Pajamas are on, oysters have been properly eaten (raw on the half shell of course), and Jimmy Stewart is wishing he had never been born. Christmas Eve can properly commence. At the Stricklands it has slowly become a tradition to watch It’s a Wonderful Life after having our usual appetizer extravaganza dinner including shrimps, oysters, and more cheese and crackers than you can shake a stick at. But this year I mixed it up a little bit by throwing it what I’d like to call Operation Crosby or in laymen’s terms attempting to actually roast chestnuts on an open fire.
This task began with buying chestnuts from the store. Now normally this wouldn’t be some crazy feat, there is a Whole Foods, the greatest gift man has bequeathed on humanity, near my house. However, with the temperature at a balmy 30, 12 wind chill, even stepping outside put me one step closer towards becoming one of those fruity frozen ices every one makes in the Summer. Yet, with jacket, sweatshirt, sweater, shirt, undershirt, long johns, jeans, two pairs of socks, the Nan nook from the north hat, and scarf in hand (appropriately the oh so comfortable Davidson Bookstore scarf which I highly recommend), I made the trek out into the relocated Arctic Tundra. I was thinking myself quite the daredevil until I realized I forgot my wallet at home and the collective value of my pockets was 56 cents, a lollypop, and oddly enough a rock.
Nevertheless three trips to the store later, don’t ask about the third, I had chestnuts in hand and
was ready for that eveningsroasting. There was only one minor problem, I had no clue what to do with said chestnuts. To those of you who have never seen a chestnuts, the accompanying picture aptly describes it and the confusion in which one encounters when first trying to…open, sauté, throw?…it. Not letting my journey into the heart of Christmas Lore be let unfulfilled I choose to question mans second greatest gift after Whole Foods, Wikipedia. According to Wikipedia I was supposed to roast the nut in the oven for about 20 minutes at 375 degrees.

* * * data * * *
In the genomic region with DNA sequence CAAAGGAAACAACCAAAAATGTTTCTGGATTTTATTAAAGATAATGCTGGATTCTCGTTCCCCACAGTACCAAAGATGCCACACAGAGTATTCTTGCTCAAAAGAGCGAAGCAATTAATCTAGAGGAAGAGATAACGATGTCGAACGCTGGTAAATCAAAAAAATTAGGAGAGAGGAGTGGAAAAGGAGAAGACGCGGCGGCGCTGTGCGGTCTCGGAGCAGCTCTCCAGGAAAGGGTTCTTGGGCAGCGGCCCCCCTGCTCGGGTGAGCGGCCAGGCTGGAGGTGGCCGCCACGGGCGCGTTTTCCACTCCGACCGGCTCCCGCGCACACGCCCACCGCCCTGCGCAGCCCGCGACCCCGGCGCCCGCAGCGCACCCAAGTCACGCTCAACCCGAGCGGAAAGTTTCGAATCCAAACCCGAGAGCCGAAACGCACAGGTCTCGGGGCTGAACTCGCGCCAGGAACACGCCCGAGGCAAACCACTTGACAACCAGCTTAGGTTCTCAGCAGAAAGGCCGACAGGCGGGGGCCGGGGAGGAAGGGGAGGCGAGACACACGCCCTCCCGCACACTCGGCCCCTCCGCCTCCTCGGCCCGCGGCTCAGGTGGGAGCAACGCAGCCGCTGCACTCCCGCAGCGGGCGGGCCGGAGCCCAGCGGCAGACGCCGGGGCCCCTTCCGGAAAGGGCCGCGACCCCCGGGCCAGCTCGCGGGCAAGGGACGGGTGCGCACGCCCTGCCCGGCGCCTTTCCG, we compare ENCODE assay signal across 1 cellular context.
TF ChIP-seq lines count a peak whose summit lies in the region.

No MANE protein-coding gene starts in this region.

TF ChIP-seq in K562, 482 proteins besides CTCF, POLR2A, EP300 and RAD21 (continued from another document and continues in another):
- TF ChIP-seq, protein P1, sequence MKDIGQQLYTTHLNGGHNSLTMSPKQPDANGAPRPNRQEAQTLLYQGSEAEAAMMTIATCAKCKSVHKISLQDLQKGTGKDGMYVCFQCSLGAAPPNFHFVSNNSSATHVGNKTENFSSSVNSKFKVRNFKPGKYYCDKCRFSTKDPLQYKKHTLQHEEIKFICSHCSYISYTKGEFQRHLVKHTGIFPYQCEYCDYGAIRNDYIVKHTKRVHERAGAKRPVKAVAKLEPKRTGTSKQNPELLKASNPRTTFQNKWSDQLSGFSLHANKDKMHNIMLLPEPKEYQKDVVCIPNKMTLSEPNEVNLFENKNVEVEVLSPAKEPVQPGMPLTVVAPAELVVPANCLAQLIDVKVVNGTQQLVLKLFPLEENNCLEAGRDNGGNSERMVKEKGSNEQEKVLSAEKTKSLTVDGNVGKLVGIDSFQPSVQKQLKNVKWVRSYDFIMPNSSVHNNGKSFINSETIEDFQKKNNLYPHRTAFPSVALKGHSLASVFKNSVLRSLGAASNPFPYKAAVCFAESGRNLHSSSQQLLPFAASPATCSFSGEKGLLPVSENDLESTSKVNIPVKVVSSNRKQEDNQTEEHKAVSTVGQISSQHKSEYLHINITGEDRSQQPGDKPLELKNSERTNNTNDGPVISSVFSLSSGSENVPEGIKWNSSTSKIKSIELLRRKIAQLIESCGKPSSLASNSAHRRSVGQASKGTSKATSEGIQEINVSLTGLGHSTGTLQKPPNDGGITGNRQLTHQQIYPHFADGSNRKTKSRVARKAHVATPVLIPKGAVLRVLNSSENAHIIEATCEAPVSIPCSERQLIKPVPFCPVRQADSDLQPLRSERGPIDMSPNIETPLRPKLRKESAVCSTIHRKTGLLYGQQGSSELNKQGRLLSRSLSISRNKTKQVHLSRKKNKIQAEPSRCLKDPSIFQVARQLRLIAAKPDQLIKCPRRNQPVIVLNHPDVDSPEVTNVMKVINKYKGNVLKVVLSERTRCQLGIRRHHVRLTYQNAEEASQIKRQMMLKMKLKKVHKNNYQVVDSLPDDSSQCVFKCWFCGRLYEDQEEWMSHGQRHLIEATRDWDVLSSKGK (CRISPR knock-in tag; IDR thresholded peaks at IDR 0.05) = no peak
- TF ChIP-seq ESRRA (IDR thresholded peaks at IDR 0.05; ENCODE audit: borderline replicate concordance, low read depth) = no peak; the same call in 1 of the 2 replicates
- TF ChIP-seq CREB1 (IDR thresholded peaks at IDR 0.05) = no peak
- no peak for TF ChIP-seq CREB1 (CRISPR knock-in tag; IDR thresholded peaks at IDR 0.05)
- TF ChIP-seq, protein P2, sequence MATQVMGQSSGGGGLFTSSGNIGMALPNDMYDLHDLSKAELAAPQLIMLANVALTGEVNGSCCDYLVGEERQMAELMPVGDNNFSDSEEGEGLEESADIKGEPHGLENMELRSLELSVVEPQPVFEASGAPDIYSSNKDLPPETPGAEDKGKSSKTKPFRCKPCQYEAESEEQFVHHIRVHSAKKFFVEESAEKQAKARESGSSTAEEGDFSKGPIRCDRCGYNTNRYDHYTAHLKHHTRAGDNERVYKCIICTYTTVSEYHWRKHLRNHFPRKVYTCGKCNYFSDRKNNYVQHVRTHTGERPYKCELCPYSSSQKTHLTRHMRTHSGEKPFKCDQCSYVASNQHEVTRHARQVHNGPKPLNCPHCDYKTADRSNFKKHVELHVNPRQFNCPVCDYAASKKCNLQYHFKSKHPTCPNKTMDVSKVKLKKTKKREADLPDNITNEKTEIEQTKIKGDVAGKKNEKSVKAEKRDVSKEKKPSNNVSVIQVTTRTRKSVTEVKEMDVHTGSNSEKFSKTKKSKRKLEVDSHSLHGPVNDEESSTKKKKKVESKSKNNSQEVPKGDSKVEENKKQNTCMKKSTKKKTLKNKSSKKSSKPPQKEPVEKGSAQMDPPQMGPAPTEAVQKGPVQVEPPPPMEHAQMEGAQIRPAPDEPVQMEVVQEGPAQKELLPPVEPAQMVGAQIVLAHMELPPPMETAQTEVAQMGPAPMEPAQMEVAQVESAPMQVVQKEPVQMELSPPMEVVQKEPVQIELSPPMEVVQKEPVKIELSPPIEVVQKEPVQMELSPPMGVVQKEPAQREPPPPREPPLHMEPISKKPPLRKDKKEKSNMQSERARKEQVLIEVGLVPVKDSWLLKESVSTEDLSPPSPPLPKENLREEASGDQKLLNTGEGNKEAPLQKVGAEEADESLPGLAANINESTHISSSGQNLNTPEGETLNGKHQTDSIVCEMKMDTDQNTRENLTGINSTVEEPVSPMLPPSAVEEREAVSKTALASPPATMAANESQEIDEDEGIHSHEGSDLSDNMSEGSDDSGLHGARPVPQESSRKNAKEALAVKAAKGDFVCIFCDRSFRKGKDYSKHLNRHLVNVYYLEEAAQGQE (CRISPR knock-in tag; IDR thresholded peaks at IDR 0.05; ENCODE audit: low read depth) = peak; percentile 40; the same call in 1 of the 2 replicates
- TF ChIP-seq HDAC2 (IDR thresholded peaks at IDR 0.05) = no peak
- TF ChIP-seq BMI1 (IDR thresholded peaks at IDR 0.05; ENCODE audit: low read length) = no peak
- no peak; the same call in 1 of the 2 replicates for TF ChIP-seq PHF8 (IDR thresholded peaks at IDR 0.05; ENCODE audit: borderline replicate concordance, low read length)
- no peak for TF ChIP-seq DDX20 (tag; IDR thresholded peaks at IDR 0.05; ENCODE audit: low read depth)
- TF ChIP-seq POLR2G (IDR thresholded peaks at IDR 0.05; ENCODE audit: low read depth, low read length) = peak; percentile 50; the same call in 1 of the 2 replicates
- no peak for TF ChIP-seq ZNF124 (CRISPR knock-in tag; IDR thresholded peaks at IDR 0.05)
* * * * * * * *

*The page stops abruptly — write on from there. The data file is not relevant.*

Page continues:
Well that’s easy enough I figured, I’ll just transfer the time to the fireplace and put it in the aluminum foil inspired apparatus I had made to hold the nut. So the time was here, Buffalo Girl was begin sung up on the screen. I put the nut in and set the timer to be sure I cooked it so as to enjoy the chestnut to its greatest potential. Twenty minutes were up and ta da…a burnt piece of ash. Apparently the fire was a little bit hotter than 375 degrees thus rather than cook the chestnut to a nice golden brown, it incinerated it to a nice clump of black ash.
Sometimes I wonder why I would ever try something new, break tradition. But how else are our traditions made or how else is anything new ever achieved for that matter. Not to make a cheesy link to Davidson here but this is true of my experiences both before and after coming to the school. Davidson’s location certainly was out of my ‘tradition’ zone. And this fall I found myself having to sign up for a class that albeit I had some interest in, I never would have thought I would ever take, Musical Theater. Well as it turned out this became one of my favorite classes and would have never been if I stuck to the die-hard traditions of my past. Sometimes we need to break what is oh so important to Tevye in Fiddler on the Roof….TRADITION.
I didn’t give up after the first try, a new aluminum foil tomb was made and the chestnut was allowed 10 minutes to cook. And might I say, victor has never tasted so untraditional.